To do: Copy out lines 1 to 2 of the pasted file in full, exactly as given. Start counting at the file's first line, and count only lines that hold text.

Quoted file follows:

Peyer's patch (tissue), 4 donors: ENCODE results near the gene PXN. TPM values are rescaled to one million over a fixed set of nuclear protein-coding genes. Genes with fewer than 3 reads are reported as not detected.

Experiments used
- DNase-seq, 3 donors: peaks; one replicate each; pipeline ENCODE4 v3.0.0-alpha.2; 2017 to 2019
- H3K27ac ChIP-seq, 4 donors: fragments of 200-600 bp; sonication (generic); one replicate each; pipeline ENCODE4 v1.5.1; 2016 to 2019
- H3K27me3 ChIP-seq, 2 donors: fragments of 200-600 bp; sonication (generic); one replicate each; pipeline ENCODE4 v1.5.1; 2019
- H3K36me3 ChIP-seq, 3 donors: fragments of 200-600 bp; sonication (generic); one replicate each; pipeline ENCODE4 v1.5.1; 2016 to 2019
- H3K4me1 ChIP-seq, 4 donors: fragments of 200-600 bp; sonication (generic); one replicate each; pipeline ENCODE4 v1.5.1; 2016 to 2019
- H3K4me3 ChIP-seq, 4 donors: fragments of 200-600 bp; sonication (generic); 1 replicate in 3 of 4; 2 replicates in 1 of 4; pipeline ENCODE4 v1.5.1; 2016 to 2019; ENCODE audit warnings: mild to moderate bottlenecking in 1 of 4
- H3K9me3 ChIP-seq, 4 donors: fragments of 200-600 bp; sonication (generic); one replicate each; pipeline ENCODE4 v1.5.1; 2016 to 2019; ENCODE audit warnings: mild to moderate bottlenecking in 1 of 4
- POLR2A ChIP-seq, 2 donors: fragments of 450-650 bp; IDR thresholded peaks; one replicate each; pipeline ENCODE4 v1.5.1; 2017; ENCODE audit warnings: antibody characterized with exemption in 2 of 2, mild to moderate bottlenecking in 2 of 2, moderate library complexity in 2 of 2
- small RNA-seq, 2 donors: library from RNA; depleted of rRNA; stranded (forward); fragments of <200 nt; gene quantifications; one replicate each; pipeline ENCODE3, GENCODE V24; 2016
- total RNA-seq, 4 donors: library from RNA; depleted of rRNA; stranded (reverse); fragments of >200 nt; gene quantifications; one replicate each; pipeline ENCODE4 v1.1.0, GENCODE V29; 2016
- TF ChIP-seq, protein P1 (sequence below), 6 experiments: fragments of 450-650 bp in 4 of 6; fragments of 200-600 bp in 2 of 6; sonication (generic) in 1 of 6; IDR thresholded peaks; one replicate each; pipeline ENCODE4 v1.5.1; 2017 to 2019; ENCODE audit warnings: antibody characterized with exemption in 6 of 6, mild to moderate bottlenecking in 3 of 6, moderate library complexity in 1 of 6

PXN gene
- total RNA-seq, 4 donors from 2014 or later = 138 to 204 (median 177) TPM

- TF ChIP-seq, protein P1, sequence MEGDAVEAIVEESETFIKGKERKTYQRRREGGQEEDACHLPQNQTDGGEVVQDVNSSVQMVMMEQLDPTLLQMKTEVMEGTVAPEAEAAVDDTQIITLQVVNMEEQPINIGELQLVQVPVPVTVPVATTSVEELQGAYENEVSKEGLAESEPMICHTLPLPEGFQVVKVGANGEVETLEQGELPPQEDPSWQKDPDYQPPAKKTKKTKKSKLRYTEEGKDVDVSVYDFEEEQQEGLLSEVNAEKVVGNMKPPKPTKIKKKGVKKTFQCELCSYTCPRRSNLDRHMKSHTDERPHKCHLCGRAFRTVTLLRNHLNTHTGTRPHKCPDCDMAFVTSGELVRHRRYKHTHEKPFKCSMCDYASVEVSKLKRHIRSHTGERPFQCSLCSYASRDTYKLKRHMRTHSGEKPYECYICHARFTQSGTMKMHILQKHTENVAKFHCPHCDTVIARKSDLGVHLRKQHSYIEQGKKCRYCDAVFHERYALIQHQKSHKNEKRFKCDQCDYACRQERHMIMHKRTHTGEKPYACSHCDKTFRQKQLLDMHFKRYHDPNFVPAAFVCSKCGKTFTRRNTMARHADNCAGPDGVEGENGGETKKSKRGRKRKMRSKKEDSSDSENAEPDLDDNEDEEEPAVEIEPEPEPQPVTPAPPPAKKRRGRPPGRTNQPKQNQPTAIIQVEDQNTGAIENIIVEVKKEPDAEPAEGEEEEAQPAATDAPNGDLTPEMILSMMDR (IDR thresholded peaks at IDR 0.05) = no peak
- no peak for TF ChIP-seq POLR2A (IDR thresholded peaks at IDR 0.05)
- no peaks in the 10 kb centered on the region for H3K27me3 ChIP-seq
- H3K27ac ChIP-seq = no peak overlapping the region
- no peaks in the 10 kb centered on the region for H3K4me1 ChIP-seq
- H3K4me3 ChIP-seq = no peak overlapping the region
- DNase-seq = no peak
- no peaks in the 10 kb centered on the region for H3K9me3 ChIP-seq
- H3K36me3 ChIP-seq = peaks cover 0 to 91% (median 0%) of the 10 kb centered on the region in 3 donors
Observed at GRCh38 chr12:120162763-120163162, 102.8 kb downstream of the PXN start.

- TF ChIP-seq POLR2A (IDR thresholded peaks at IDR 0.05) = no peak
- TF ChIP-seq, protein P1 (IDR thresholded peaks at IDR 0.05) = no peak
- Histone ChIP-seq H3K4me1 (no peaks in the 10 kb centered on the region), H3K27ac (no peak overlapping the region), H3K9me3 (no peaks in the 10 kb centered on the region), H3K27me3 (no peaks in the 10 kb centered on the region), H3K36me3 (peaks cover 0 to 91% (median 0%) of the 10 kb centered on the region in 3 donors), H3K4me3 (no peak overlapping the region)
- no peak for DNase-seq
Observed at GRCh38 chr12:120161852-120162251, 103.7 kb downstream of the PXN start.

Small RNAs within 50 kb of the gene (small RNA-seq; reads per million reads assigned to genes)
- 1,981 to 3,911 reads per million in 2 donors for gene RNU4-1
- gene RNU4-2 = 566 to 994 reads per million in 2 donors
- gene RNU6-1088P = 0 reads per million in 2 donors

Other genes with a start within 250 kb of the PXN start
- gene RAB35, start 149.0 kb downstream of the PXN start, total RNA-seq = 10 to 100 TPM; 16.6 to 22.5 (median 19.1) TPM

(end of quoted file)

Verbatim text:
Peyer's patch (tissue), 4 donors: ENCODE results near the gene PXN. TPM values are rescaled to one million over a fixed set of nuclear protein-coding genes. Genes with fewer than 3 reads are reported as not detected.

Experiments used